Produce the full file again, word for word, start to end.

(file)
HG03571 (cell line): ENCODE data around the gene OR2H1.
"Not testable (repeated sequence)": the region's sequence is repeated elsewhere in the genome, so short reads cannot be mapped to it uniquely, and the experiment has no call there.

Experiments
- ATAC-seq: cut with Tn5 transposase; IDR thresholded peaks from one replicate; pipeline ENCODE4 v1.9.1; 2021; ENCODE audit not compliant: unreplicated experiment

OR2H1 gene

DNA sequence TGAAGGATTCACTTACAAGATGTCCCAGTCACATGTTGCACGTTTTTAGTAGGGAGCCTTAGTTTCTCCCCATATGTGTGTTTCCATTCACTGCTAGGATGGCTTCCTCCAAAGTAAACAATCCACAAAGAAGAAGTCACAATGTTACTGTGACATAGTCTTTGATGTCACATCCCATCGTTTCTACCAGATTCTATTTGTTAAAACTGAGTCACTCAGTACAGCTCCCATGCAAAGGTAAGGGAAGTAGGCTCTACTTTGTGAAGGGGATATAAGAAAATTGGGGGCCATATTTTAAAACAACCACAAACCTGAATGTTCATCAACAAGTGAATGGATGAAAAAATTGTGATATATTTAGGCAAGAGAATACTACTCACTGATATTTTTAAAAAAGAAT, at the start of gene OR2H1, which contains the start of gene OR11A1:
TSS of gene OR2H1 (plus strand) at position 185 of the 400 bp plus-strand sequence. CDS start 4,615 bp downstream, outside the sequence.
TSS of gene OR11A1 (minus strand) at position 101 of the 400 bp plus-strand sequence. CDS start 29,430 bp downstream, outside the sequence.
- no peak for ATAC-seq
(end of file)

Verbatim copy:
HG03571 (cell line): ENCODE data around the gene OR2H1.
"Not testable (repeated sequence)": the region's sequence is repeated elsewhere in the genome, so short reads cannot be mapped to it uniquely, and the experiment has no call there.

Experiments
- ATAC-seq: cut with Tn5 transposase; IDR thresholded peaks from one replicate; pipeline ENCODE4 v1.9.1; 2021; ENCODE audit not compliant: unreplicated experiment

OR2H1 gene

DNA sequence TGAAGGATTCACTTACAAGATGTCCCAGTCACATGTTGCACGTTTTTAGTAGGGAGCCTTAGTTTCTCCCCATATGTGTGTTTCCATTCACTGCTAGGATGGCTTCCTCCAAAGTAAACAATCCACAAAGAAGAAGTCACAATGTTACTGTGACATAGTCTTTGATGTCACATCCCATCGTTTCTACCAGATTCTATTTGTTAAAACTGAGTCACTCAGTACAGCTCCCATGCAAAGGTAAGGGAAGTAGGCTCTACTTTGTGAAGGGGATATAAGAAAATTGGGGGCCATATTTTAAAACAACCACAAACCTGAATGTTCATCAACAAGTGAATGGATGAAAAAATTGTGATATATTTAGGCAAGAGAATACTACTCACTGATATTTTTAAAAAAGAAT, at the start of gene OR2H1, which contains the start of gene OR11A1:
TSS of gene OR2H1 (plus strand) at position 185 of the 400 bp plus-strand sequence. CDS start 4,615 bp downstream, outside the sequence.
TSS of gene OR11A1 (minus strand) at position 101 of the 400 bp plus-strand sequence. CDS start 29,430 bp downstream, outside the sequence.
- no peak for ATAC-seq